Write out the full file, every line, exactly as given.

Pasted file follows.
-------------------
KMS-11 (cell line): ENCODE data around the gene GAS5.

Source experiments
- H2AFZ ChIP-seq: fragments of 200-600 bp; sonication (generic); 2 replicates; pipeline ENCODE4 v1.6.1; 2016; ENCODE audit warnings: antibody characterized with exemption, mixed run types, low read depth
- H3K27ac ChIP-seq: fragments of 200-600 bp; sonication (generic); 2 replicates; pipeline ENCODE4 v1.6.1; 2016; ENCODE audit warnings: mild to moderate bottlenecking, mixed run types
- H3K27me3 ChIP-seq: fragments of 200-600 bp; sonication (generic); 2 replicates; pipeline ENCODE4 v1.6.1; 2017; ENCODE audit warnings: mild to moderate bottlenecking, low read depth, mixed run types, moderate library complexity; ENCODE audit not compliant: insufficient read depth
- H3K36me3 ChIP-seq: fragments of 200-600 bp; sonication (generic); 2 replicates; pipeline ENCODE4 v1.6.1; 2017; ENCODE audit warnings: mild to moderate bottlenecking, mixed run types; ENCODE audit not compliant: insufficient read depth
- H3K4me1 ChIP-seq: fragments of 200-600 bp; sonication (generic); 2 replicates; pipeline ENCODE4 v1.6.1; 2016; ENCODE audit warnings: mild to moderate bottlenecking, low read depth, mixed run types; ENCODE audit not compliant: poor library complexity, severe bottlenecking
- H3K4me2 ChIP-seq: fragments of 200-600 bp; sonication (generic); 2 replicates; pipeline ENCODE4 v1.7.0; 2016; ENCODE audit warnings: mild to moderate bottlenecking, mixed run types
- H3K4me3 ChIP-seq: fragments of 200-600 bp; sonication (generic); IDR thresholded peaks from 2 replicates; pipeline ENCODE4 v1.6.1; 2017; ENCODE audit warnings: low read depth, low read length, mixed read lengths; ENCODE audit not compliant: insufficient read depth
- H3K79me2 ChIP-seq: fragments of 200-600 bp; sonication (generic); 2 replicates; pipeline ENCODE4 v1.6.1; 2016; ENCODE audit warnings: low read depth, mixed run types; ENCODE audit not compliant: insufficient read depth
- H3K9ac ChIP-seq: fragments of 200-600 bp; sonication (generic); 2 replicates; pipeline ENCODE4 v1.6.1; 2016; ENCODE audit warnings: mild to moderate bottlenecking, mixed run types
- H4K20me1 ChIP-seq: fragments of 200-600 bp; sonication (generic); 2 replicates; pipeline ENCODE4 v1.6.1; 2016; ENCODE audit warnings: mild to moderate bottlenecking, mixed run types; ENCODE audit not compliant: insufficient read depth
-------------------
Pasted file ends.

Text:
KMS-11 (cell line): ENCODE data around the gene GAS5.

Source experiments
- H2AFZ ChIP-seq: fragments of 200-600 bp; sonication (generic); 2 replicates; pipeline ENCODE4 v1.6.1; 2016; ENCODE audit warnings: antibody characterized with exemption, mixed run types, low read depth
- H3K27ac ChIP-seq: fragments of 200-600 bp; sonication (generic); 2 replicates; pipeline ENCODE4 v1.6.1; 2016; ENCODE audit warnings: mild to moderate bottlenecking, mixed run types
- H3K27me3 ChIP-seq: fragments of 200-600 bp; sonication (generic); 2 replicates; pipeline ENCODE4 v1.6.1; 2017; ENCODE audit warnings: mild to moderate bottlenecking, low read depth, mixed run types, moderate library complexity; ENCODE audit not compliant: insufficient read depth
- H3K36me3 ChIP-seq: fragments of 200-600 bp; sonication (generic); 2 replicates; pipeline ENCODE4 v1.6.1; 2017; ENCODE audit warnings: mild to moderate bottlenecking, mixed run types; ENCODE audit not compliant: insufficient read depth
- H3K4me1 ChIP-seq: fragments of 200-600 bp; sonication (generic); 2 replicates; pipeline ENCODE4 v1.6.1; 2016; ENCODE audit warnings: mild to moderate bottlenecking, low read depth, mixed run types; ENCODE audit not compliant: poor library complexity, severe bottlenecking
- H3K4me2 ChIP-seq: fragments of 200-600 bp; sonication (generic); 2 replicates; pipeline ENCODE4 v1.7.0; 2016; ENCODE audit warnings: mild to moderate bottlenecking, mixed run types
- H3K4me3 ChIP-seq: fragments of 200-600 bp; sonication (generic); IDR thresholded peaks from 2 replicates; pipeline ENCODE4 v1.6.1; 2017; ENCODE audit warnings: low read depth, low read length, mixed read lengths; ENCODE audit not compliant: insufficient read depth
- H3K79me2 ChIP-seq: fragments of 200-600 bp; sonication (generic); 2 replicates; pipeline ENCODE4 v1.6.1; 2016; ENCODE audit warnings: low read depth, mixed run types; ENCODE audit not compliant: insufficient read depth
- H3K9ac ChIP-seq: fragments of 200-600 bp; sonication (generic); 2 replicates; pipeline ENCODE4 v1.6.1; 2016; ENCODE audit warnings: mild to moderate bottlenecking, mixed run types
- H4K20me1 ChIP-seq: fragments of 200-600 bp; sonication (generic); 2 replicates; pipeline ENCODE4 v1.6.1; 2016; ENCODE audit warnings: mild to moderate bottlenecking, mixed run types; ENCODE audit not compliant: insufficient read depth